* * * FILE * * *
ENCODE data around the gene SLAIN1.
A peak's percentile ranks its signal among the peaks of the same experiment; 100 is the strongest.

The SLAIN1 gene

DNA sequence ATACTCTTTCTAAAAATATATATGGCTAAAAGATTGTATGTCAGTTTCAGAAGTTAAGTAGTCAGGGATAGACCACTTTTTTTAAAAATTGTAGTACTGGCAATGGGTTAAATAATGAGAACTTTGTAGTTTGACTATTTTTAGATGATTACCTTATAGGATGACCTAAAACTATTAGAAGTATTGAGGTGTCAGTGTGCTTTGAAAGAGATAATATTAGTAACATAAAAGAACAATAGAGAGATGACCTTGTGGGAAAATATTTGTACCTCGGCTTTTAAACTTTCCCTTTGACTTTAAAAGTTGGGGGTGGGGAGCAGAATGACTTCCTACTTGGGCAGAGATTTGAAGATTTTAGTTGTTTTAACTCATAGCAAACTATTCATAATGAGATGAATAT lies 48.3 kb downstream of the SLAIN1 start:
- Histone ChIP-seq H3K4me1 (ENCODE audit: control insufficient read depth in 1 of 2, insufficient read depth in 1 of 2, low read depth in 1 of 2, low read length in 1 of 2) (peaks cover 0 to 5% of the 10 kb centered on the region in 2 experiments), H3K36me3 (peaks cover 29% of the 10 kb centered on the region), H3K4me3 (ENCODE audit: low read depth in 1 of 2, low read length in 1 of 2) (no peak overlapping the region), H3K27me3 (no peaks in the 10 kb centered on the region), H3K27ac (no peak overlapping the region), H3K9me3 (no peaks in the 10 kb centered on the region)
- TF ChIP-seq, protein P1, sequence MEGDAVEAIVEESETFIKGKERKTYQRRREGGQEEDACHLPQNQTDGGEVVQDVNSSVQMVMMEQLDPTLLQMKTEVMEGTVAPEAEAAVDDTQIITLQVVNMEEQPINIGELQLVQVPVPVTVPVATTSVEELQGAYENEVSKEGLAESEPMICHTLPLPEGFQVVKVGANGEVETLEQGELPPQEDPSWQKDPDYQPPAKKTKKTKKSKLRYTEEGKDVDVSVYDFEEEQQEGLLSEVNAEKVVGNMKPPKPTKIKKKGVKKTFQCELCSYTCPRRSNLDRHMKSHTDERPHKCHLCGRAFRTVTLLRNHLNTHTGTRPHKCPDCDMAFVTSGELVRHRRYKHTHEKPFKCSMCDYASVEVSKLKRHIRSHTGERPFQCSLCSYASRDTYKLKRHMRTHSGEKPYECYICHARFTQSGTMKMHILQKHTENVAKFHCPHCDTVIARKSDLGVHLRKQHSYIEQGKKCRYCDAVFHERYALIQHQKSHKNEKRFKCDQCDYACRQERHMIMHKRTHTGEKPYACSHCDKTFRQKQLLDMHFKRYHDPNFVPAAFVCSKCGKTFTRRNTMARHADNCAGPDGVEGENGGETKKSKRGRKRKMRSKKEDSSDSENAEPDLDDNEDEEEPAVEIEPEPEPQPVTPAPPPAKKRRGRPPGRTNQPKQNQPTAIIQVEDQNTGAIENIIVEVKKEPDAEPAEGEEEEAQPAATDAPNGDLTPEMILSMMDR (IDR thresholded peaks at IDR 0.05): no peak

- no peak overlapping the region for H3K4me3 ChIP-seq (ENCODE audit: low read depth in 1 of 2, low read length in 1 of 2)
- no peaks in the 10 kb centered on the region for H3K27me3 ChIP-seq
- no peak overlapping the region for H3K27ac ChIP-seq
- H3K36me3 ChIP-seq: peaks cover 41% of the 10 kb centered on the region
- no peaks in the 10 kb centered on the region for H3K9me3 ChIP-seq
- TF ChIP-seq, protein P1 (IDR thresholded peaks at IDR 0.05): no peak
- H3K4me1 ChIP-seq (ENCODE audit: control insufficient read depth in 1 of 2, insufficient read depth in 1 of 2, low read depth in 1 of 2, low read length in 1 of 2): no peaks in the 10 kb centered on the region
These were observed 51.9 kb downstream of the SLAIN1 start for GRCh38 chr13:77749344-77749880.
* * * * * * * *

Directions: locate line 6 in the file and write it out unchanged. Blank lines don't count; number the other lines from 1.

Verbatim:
- TF ChIP-seq, protein P1, sequence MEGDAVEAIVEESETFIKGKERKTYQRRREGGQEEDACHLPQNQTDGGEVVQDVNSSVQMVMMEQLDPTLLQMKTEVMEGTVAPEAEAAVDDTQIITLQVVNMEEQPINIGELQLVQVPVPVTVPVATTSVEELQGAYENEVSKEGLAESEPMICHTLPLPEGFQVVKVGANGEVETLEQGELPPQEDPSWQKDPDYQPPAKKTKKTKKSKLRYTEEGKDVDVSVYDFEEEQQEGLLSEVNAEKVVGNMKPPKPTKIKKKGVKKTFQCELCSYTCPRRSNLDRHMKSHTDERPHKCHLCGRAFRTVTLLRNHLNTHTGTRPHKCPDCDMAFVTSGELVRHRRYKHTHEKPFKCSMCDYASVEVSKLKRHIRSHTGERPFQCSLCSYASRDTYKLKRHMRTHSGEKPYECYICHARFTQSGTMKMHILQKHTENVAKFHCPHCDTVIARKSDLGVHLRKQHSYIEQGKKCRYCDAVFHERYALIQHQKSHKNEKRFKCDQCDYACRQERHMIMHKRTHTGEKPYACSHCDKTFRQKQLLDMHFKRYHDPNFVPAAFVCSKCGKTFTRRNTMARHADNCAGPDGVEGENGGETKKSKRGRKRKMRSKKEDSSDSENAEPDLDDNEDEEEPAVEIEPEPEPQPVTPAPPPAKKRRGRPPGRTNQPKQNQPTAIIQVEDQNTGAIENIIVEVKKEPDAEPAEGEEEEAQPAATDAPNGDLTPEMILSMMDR (IDR thresholded peaks at IDR 0.05): no peak